Hungary Jewish group urges ban on Hitler-ally street names
BUDAPEST - Agence France_Presse
Picture taken on May 24, 2012 shows people walking past the entrance of a beer garden in Freedom square in Gyomro town, Hungary. Gyomro held a closely-watched referendum Son January 6, 2013 over the naming of the park after Hungary's leader between the world wars and an ally of Adolf Hitler. The park was named after Miklos Horthy last year following a motion by the far-right nationalist Jobbik party, the third-largest in parliament, but angry locals forced a referendum in the small town of GyomrHungary's main Jewish organisation called Wednesday for a ban on the naming of public spaces after the country's wartime leader Miklos Horthy, an ally of Adolf Hitler who oversaw the deportation of Jews.
The call by the Federation of Hungarian Jewish Communities (Mazsihisz) followed the decision on Tuesday by the mayor of Kunhegyes, a small town in eastern Hungary, to rename a street after Horthy. An autocrat who ruled from 1920 to 1944 when he was deposed by Nazi Germany, Horthy is revered by some as a hero who saved the country after a short-lived communist revolution in 1919 and the traumatic loss of two-thirds of its territory at the 1920 Trianon Peace Treaty.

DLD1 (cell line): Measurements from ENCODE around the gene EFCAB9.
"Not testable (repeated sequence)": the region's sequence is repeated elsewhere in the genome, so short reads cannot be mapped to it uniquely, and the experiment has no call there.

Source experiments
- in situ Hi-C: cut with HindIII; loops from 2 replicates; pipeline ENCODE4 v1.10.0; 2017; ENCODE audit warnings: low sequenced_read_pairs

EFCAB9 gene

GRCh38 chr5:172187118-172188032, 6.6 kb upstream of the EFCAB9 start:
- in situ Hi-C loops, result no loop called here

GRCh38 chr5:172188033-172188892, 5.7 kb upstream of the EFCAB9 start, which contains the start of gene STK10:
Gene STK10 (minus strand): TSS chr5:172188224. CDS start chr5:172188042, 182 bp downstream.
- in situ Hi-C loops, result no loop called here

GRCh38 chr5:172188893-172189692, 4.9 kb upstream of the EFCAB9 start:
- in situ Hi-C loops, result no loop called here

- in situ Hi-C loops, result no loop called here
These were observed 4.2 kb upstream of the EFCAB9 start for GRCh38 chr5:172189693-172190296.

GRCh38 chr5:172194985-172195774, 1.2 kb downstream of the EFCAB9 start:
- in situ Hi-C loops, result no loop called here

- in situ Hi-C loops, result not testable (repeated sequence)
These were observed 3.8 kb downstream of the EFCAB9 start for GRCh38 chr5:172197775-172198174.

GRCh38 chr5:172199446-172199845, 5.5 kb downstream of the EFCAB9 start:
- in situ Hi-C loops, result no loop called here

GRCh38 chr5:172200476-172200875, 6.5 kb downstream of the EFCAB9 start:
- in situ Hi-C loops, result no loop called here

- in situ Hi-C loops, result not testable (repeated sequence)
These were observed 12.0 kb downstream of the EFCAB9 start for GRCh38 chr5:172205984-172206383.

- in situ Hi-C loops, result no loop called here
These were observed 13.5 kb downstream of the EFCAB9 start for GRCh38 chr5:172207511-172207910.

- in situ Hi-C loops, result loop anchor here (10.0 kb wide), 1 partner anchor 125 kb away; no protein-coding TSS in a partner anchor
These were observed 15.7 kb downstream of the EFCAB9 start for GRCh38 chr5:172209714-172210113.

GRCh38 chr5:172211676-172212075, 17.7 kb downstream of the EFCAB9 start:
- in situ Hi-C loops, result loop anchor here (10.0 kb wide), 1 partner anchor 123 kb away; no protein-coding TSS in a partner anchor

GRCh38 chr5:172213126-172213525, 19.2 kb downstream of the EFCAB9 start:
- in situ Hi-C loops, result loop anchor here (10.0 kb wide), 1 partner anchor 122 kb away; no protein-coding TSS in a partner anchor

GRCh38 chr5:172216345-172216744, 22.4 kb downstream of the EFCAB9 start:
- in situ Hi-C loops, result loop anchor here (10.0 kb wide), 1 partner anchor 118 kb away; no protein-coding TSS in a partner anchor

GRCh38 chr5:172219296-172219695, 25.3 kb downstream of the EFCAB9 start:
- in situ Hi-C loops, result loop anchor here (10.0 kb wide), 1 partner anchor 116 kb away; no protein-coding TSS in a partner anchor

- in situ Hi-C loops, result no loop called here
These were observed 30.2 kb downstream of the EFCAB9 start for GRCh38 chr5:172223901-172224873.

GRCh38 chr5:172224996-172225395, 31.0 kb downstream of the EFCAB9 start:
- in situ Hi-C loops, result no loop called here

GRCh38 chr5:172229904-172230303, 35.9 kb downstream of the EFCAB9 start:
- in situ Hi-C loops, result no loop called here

He also passed anti-Jewish laws, however, brought the country into an uneasy alliance with Hitler and was in charge when its Jews began being deported to death camps.
Horthy had "direct responsibility for the killing and destruction of several hundred thousand Hungarian Jews," Mazsihisz said in a statement Wednesday.
Last year, the government passed a law stipulating that from January 1, public areas could not be named after historical figures with associations to dictatorships, but this did not cover Horthy, who is not viewed as a dictator.
On Tuesday meanwhile, Hungary's constitutional court annulled passages from the country's Penal Code banning the use of symbols associated with Nazi and Communist dictatorships.
The 20-year-old law carried fines for wearing or promoting symbols like an SS-badge, the Hungarian Nazi arrow-cross, the hammer and sickle, the five-pointed red star or images including those symbols.
The court said the annulled parts were too broad and not sufficiently clear-cut.